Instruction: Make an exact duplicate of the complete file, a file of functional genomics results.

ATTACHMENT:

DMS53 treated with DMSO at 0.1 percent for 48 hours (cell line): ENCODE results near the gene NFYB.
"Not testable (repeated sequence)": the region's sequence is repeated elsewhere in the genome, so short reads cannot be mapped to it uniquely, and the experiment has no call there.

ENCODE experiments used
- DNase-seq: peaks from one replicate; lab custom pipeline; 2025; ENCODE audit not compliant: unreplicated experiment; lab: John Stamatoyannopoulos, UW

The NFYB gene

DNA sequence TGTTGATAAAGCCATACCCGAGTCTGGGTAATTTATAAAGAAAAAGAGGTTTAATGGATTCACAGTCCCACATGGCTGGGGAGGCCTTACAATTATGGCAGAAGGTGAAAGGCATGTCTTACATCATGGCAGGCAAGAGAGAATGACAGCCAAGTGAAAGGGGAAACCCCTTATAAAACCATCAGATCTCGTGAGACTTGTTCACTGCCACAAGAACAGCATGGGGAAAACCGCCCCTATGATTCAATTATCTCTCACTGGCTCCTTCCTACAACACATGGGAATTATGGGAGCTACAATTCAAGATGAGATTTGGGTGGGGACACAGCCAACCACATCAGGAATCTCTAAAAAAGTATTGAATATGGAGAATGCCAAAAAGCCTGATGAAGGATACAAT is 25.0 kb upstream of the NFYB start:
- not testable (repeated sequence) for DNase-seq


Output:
DMS53 treated with DMSO at 0.1 percent for 48 hours (cell line): ENCODE results near the gene NFYB.
"Not testable (repeated sequence)": the region's sequence is repeated elsewhere in the genome, so short reads cannot be mapped to it uniquely, and the experiment has no call there.

ENCODE experiments used
- DNase-seq: peaks from one replicate; lab custom pipeline; 2025; ENCODE audit not compliant: unreplicated experiment; lab: John Stamatoyannopoulos, UW

The NFYB gene

DNA sequence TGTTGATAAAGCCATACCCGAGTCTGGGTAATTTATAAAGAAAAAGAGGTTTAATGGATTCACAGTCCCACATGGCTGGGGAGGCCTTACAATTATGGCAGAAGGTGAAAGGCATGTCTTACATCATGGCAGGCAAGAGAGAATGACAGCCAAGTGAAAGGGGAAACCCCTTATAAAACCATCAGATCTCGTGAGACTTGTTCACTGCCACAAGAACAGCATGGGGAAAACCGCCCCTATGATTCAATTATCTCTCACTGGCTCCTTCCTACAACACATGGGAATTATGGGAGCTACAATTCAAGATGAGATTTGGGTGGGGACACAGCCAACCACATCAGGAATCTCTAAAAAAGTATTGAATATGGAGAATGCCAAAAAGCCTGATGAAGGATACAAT is 25.0 kb upstream of the NFYB start:
- not testable (repeated sequence) for DNase-seq